I don’t claim to understand his struggles, but just relating that being a PK does make me a bit more sympathetic to the plight of Pastors from watching my dad from the inside of our four walls growing up. I would never say I understand who being that man is. To me, they have the hardest “job” on earth. I don’t want acknowledgement, just a Pastor. I’m a background sort of fellow. I don’t expect my Pastor to be perfect. I have since left the church (as have many others who would be labeled “healthy members”). I just have observed this labeling of church members in several places and I think it is hurting the growth of the church and spiritual growth of God’s people. I have extended my friendship, asked for forgiveness for any hardship I caused, and have been ignored. I do still pray for him daily. I still shed tears over the whole thing. I do want to be right before God in my heart, and I hope that I am, but I cannot force a person to forgive me, nor can I force them to listen, nor can I force them to speak to me. I appreciate your insight, but I don’t see how I line up to the person you describe. I was the man who went to visit with him often, especially to the homes of those we thought may be highly critical and rude. The church started to change and he started overruling deacons (I was one) on decisions (his wife handles the money of the church now…like literally balances the books, prints the checks, has a stamp of a deacon’s name..etc) I asked him if that was wise and tried to nicely remind him of the deacon’s decision to bring it before the church to vote for a treasurer and secretary. When she started deciding how the church spends money I asked for a meeting and tried to kindly ask if we could take the pressure off his wife and have the church vote on a treasurer and secretary…that’s when He cut ties with me. I guess I’m just trying to explain where I am coming from. Now I am labeled as a critic and honestly, I am not one. I love them and see where it’s headed and am greatly concerned. Does that make more sense? Thanks again.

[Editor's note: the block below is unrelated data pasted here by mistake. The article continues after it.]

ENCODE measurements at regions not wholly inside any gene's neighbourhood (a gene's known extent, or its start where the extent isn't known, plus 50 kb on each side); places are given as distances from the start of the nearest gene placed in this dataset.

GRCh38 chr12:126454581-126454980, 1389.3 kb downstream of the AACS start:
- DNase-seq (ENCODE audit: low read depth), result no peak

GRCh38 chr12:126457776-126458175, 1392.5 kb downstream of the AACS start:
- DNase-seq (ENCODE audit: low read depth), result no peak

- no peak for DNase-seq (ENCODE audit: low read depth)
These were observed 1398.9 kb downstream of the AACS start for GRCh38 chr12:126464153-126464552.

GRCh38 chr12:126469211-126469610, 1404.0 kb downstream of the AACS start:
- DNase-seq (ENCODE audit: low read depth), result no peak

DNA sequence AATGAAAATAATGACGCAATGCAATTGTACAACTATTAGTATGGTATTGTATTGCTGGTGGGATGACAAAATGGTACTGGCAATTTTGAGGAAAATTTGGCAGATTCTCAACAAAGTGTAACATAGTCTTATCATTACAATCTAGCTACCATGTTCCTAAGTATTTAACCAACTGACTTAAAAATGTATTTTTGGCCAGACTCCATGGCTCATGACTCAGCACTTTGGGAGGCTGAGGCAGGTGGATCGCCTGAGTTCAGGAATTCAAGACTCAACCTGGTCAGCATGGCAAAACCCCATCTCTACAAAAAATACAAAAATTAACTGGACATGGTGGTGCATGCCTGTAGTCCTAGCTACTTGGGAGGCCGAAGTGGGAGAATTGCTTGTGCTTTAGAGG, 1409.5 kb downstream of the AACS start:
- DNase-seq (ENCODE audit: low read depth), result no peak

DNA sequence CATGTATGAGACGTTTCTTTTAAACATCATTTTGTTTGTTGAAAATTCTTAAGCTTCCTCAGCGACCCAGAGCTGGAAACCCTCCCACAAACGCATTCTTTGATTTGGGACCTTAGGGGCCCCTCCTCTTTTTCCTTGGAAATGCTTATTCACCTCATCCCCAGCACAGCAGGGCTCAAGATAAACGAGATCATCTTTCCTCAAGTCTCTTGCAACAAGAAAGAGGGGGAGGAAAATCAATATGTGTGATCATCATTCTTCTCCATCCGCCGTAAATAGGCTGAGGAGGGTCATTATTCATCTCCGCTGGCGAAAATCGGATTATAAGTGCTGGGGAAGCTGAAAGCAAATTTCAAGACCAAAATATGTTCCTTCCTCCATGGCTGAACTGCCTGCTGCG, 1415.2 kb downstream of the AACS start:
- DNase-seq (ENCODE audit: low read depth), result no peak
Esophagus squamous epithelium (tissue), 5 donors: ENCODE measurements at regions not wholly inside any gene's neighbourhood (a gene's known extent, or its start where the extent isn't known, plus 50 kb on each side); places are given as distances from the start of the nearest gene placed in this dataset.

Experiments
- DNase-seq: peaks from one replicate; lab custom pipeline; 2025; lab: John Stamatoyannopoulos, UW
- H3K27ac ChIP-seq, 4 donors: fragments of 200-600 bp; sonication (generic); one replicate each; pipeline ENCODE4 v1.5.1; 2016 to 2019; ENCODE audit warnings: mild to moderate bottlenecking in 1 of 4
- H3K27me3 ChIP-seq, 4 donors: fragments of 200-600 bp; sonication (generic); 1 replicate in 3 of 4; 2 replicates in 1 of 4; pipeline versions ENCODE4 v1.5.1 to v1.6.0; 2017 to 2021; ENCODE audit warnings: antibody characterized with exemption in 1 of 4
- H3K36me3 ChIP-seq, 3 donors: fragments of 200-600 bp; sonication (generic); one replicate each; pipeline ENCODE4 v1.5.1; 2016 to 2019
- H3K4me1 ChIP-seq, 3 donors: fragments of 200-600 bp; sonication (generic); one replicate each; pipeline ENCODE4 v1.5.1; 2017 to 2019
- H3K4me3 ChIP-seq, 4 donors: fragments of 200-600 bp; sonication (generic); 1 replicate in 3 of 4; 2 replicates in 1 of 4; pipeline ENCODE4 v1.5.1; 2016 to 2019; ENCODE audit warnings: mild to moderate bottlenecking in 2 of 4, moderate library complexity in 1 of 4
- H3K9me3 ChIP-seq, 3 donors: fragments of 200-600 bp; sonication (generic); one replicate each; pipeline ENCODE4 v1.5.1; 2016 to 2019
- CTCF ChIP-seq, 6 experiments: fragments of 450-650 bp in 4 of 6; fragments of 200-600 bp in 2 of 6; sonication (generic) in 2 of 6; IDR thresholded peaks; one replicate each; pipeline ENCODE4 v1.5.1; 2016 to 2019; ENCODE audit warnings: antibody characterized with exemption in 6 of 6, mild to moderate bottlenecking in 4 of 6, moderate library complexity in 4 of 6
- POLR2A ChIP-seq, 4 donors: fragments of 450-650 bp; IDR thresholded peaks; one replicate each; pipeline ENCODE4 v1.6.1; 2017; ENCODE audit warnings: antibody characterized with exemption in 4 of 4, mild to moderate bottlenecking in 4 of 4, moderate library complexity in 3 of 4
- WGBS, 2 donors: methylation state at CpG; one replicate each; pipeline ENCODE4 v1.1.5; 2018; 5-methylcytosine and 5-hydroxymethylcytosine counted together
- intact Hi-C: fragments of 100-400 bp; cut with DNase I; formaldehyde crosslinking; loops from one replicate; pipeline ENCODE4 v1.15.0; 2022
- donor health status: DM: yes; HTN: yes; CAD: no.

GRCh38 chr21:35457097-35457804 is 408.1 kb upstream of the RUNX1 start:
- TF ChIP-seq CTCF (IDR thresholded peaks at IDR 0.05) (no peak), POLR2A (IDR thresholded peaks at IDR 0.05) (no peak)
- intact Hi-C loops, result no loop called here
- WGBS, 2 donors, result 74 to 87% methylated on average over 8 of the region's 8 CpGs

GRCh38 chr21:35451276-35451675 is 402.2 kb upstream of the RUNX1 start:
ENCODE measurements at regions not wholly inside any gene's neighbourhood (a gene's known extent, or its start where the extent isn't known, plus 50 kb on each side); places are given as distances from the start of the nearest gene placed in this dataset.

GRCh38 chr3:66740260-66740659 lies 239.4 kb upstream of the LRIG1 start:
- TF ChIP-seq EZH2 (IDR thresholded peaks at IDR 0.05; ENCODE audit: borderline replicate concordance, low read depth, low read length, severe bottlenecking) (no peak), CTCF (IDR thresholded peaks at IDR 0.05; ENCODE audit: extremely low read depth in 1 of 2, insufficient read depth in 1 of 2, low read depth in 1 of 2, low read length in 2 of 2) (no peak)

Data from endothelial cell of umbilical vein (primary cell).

15. Bill Hand says